|Elevation:||1,357 m (4,452 ft)||Prominence:||1,357 m|
|Ribu category:||Kurang Tinggi||Province:||Maluku Utara (North Moluccas)|
|Google Earth:||kml||Other names:||Mailoa, Mailowa, Solimongo|
|Eruptions:||1550, 1646, 1760-61, 1861-64, 1890, 1988|
View a slideshow in our Picasaweb gallery
Gunung Kei Besi is the volcano of the island of Makian, which lies in the volcanic chain off the west coast of Halmahera – Ternate, Tidore, Moti, Makian and Bacan. Like Gn Gamalama (Ternate) and Kei Matubu (Tidore), Kei Besi dominates the entire island leaving only a narrow coastal strip and the lower slopes for plantations. Coconut, nutmeg and cloves are the dominant tree crops with some canari and cinnamon. Wild pigs are feared for their size and ferocity, and are known to have killed people working in the plantations. In 1975, fearing a major eruption, the government transmigrated Makianese to Kao in northern Halmahera. The resultant disputes over land between the Makianese and the local Kao people became the spark that fuelled intercommunal-religious clashes throughout Halmahera in 1999-2000. The 1988 eruption generated a 10 km high plume with pyroclastic flows.
Makian is reached by speed boat from Bastiong port of Ternate. The trip by a chartered ‘speed’ takes about 1.5 hours. Otherwise, regular public ‘speeds’ take longer stopping en route in which case you may need to stay overnight in a homestay on Makian.
Like Gamkonora (Halmahera) and Kei Matubu (Tidore), the active crater of Kei Besi lies at the southern end of the volcano complex. Crater walls/ridges extend towards the north forming a valley with its opening towards the coast. The Makianese know the eastern ridge as ‘Kei Besi’ and the western as ‘Solimongo’. Accordingly, if you ask for the true summit of Kei Besi they will refer you to a crag on the eastern ridge when, in fact, the highest point most likely lies on the southern end of the western Solimongo ridge.
The Indonesian Volcanology agency informs that there are two routes up the mountain: one up the Solimongo ridge from the village of Sibelai to the north-west, and the other up the Kei Besi ridge from the village of Gitang to the north-east. We climbed from Gitang.
Permission for the climb was sought from the Gitang Village Head but we were referred to the local Kecamatan (sub-district) office as “the Kei Besi ridge belongs to the Kecamatan, not the village”. Permissions were readily granted and the Village Head deputed guides. Some village lads joined including an enterprising chap who brought an Indonesian-English dictionary and practiced his English with us.
The climb follows the usual routine for these mountains – plantations (to about 560 m) then forest to the crater rim (at about 1,030 m). Motorbikes can reach to about 300 m which would save time and effort if so inclined. The trail is fairly steep but well defined. An old cocoa plantation is reached at about 800 m. The climb from Gitang to the crater rim is, in total, about 4.8 kms and takes about 3.75 hrs.
Cane grass, ubiquitous to the interface between the forest zone and the bare upper slopes of mountains in Halmahera, covers the entire rim making it difficult to see the mountain and crater except from several viewing points. Many people have climbed the mountain recently and a well cut/trodden path now exists through the dense cane grass.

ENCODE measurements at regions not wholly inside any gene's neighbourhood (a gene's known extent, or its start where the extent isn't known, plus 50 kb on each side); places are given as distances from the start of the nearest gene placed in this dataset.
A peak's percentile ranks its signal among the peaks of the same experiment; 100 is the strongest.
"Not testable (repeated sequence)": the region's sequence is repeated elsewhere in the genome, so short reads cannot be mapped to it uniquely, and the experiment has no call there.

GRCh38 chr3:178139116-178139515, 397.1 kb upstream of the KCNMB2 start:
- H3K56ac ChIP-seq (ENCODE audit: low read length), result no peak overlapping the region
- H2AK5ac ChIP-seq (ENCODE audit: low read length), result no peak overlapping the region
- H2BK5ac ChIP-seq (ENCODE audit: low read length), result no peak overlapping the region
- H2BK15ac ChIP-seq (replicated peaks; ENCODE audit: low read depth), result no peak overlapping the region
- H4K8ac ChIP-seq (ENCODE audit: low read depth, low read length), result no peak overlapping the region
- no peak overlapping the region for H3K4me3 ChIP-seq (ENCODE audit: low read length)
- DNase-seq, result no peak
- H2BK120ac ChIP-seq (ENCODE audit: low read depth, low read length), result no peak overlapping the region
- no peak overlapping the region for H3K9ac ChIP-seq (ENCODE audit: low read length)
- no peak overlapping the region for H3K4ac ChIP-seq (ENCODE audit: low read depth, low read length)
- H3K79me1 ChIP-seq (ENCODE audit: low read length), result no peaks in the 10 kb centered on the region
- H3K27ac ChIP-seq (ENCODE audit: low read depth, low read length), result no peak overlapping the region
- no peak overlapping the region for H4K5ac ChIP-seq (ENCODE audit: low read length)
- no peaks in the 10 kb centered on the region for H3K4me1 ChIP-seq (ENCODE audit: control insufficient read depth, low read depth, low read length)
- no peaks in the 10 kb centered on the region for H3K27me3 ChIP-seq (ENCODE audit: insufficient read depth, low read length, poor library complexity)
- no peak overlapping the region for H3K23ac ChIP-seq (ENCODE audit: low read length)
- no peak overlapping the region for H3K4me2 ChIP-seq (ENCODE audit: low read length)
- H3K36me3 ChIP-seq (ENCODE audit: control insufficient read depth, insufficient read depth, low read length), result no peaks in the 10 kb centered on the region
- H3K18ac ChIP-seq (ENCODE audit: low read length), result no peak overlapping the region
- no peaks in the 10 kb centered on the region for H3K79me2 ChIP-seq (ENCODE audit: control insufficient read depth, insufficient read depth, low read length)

At about 1,150 m and 30 mins beyond reaching the rim, a large rock protrudes over the crater rim offering the first view of the mountain/crater. The mountain becomes ‘holy’ at this point although the guides did not seem to take the matter too seriously.
Beyond this point, two crags provide even better views. The first crag is at about 1,300 m and takes about another hour to reach through heavy cane grass. The climb involves a very steep pitch of some 10-12 meters achieved by pulling oneself up on live cane grass stems. These aids will be depleted soon so local ingenuity with surely find an alternate route or fix a rope. The second, final crag is marginally higher than the first and another 30 minutes beyond. This crag offers the best views of the mountain/crater and of, what we believe to be, the true summit.
The crater is impressively deep (at least 400 m), sharply indented around the rim, open on the north side and mostly cloaked in green, except for a small zone of gently puffing fumaroles on the southwest flank.” (John Hargreaves)
The ‘active’ crater is currently quiet. The area surrounding the vent shows the remains of a recent volcanic mound, about 600 m across, that had apparently build up but then failed to erupt. Our guides informed that it is possible to descent into the crater area from the ‘Kei Besi’ ridge but this would require camping on the mountain.
We believe that the true summit lies on the southern end of the Solimongo ridge (Google Earth) and appears quite steep to climb. An experienced local climber/guide informed that an Indonesian university group has attempted it but failed. The best approach to the true summit would appear to be from the ‘Kei Besi’ ridge, cross to the ‘Solimongo’ ridge near the ‘active’ crater and explore from there. Some technical climbing may be required.
The descent from the ‘Kei Besi’ ridge to village Gitang took about 4.5 hrs.
Nicholas Hughes, October 2015